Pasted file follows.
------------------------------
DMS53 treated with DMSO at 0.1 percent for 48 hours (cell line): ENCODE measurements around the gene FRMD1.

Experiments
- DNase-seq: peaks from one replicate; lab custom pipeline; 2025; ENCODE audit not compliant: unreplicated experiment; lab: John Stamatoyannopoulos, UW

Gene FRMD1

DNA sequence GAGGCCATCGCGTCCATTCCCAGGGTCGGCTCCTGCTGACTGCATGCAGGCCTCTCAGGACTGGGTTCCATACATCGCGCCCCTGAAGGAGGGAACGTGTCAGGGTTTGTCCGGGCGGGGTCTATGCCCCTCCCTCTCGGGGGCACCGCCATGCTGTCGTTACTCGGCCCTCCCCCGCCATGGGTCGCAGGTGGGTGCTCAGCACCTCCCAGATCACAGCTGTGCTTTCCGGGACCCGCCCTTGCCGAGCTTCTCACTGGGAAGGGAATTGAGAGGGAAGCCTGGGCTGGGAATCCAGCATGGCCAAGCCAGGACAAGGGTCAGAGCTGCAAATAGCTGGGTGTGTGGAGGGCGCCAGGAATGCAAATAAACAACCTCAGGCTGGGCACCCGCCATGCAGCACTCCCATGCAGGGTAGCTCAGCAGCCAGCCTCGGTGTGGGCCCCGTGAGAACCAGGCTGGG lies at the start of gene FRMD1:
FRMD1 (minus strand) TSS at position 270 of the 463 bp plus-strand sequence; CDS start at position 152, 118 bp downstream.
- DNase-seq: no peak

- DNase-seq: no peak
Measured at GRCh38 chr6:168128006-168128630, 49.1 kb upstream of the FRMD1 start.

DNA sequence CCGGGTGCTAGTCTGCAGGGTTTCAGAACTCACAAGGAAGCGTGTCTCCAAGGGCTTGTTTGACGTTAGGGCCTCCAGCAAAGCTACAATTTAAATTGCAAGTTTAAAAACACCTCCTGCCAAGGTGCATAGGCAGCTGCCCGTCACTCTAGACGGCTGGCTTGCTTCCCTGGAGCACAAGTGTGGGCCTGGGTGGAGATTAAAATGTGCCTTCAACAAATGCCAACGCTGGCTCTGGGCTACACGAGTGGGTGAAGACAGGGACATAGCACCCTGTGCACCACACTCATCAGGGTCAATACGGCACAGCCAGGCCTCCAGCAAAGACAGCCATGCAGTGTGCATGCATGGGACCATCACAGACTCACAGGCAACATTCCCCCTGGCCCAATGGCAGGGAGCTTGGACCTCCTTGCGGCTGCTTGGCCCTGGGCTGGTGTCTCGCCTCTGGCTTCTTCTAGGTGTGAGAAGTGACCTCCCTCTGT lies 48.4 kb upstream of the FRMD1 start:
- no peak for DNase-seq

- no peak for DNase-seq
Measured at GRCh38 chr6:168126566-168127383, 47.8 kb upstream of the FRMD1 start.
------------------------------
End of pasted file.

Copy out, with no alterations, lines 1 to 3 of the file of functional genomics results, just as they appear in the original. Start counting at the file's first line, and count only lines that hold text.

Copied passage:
DMS53 treated with DMSO at 0.1 percent for 48 hours (cell line): ENCODE measurements around the gene FRMD1.

Experiments
- DNase-seq: peaks from one replicate; lab custom pipeline; 2025; ENCODE audit not compliant: unreplicated experiment; lab: John Stamatoyannopoulos, UW